- Low fees. Many credit cards have annual fees. Debit cards tend to have low fees or no fees at all.
- Link to a savings account. Some debit cards can be linked to savings accounts, which can help you save for the long term.
How do I get a debit card?
To get a debit card, open a checking account at a bank of your choice. Some banks will automatically send you a debit card; with others, you’ll have to request your card.
Once you receive your debit card, follow the included instructions to activate your card. At that time, you’ll choose or be assigned a PIN.
Fees to expect with a debit card
Debit cards have a potential for fees, but these fees are typically avoidable depending on how you use the card.
- ATM fees. You may have to pay a fee for ATM transactions. A cash withdrawal may be charged a $2 to $5 if you use an ATM outside your bank’s network. Your bank may charge a fee in addition to the fee you pay the ATM operator. Other ATM transactions like balance inquiry or account transfer can also incur fees.
- Card replacement fee. Your bank may charge a fee to replace your debit card at your request. This fee doesn’t apply when the bank replaces an expired debit card. There may be an additional fee to have your replacement card rushed to you.
- Foreign transaction fee. Purchases made in foreign currencies or with a foreign merchant are subject to a foreign transaction fee. You also have to pay the fee if you use your card at an ATM to withdraw funds in a foreign currency. Foreign transaction fees are a percentage of the transaction.
- Monthly account fee. Your checking account may include a monthly account maintenance fee. Check with your bank to see if you’re able to avoid this fee. Some banks allow you to avoid the monthly account maintenance fee if you use direct deposit, make a certain amount of transactions each month, or maintain a minimum average daily account balance.
- Overdraft fee. If you make a debit card purchase that exceeds your account balance, your bank may process the transaction as a convenience to you. In exchange for this courtesy, you’ll be charged an overdraft fee. You can avoid overdraft fees by opting out of having overdraft transactions processed. If you choose to opt out, your bank will decline any purchases that exceed your account balance. You can also link your checking account to a savings account to use as overdraft protection.
Debit cards vs. credit cards
Debit cards have some similarities to credit cards. Debit cards, like credit cards, have a 16-digit account number and expiration date and a 3-digit security code. However, there are some major differences between credit and debit cards that will help you decide which of these cards should be your primary card.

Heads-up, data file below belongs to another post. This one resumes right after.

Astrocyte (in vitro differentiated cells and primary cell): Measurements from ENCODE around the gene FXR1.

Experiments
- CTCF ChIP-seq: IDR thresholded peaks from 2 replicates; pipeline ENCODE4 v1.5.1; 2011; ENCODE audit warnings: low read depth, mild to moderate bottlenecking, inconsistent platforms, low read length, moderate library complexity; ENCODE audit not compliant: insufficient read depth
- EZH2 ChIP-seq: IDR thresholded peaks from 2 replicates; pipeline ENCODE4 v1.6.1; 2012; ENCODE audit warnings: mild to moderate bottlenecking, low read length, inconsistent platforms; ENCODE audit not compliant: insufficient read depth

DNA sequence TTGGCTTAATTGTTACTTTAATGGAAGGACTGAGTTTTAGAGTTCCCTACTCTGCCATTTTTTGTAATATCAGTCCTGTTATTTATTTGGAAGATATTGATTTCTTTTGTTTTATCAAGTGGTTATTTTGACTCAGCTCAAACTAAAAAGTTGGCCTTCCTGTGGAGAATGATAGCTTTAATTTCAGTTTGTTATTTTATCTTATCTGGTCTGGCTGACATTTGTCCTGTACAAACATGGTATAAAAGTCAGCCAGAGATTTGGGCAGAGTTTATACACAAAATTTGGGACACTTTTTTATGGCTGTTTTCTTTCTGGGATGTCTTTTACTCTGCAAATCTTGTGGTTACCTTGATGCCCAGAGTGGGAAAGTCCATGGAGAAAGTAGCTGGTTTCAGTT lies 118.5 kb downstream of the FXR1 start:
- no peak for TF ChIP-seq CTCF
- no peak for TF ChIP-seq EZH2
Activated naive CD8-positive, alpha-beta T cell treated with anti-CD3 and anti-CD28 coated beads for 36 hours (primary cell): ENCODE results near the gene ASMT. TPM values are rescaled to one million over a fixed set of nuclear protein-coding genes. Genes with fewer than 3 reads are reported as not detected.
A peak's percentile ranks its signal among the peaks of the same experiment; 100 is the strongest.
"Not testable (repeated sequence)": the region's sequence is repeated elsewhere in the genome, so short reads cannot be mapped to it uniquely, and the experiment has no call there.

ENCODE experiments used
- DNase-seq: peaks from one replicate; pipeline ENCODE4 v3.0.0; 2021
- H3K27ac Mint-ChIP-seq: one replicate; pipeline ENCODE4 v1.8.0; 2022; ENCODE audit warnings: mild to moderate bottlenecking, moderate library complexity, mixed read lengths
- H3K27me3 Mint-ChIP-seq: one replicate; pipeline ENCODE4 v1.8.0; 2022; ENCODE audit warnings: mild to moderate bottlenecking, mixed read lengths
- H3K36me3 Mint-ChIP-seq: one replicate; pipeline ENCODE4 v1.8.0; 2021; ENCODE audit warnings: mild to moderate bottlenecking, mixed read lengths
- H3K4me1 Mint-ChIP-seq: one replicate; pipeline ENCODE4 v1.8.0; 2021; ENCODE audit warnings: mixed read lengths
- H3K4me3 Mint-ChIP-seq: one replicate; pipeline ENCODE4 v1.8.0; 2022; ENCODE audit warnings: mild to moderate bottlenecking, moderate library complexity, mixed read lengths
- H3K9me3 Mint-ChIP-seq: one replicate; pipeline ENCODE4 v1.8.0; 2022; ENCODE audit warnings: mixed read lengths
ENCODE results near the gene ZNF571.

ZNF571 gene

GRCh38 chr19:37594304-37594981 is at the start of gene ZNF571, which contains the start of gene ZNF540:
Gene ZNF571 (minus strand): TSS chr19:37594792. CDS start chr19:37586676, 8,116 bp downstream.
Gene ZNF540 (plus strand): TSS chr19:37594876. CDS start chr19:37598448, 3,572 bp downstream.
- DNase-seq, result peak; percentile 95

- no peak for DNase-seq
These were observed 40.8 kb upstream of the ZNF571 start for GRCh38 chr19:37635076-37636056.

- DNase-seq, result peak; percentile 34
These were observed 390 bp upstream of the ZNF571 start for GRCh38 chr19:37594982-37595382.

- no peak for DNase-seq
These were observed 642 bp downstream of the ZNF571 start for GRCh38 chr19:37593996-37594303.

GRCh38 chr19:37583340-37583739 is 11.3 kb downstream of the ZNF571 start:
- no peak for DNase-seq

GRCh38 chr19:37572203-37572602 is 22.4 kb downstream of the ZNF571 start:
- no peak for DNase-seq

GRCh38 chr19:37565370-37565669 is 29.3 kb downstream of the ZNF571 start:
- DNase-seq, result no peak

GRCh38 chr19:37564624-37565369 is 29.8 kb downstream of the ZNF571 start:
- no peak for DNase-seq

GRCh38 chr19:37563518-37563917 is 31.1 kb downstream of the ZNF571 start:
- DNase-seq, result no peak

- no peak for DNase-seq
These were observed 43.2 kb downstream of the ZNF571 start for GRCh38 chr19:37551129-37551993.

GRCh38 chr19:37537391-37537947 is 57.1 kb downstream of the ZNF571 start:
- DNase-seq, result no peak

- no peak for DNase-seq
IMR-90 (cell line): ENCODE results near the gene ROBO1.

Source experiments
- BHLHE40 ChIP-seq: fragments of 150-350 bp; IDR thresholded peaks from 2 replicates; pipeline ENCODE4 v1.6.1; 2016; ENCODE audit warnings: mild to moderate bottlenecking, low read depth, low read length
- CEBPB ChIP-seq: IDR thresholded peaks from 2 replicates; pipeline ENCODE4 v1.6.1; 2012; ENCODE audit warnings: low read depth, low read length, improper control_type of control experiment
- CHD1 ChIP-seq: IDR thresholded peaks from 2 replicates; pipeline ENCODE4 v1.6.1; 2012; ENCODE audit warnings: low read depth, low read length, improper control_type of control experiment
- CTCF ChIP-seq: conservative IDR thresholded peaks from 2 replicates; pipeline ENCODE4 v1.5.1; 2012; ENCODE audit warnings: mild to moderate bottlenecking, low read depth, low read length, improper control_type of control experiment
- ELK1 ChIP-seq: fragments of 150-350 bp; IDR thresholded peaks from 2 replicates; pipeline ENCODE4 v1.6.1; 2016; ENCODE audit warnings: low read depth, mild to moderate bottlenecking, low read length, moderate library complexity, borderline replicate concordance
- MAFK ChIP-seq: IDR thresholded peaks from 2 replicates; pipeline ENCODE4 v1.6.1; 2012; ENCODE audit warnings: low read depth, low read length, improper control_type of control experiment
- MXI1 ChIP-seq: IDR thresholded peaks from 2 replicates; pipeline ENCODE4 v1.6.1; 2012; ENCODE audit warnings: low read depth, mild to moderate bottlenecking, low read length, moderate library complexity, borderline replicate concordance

- Debit cards are funded by money in a checking account, while credit cards are linked to a line of credit. Your debit card purchases are deducted from your checking account balance. Each debit card purchase reduces your checking account balance and leaves you with less money for additional purchases. When you make debit card purchases, you’re not creating any debt. Your credit card, on the other hand, is linked to a credit line. Your purchases are added to a credit card balance that must be repaid.
- Debit cards do not require monthly minimum payments. Since your debit card purchases are paid from the money in your checking account, you don’t have to make any monthly payments on your debit card. You may have to maintain a minimum balance to avoid a monthly fee, but a minimum balance is not a requirement. Credit card balances do require monthly minimum payments. Failing to make the minimum required payments can result in late fees, higher interest rates, and damage to your credit.
- Debit card purchases aren’t subject to interest. Because you’re not borrowing money, there is no finance charge associated with your debit card purchases. In fact, depending on your checking account, you may actually earn interest on your checking account balance. Credit cards do charge interest on balances you carry unless a promotional rate is in effect.
- Debit card usage won’t hurt your credit. Your debit card and checking account usage is not routinely reported to the credit bureaus and is not included in your credit score. Credit card usage, on the other hand, directly impacts your credit score. Handling credit cards responsibly is important for maintaining a good credit score. There is one exception: if your debit card purchases exceed the balance in your checking account and you fail to clear up the balance, your bank may report the outstanding balance to the credit bureaus.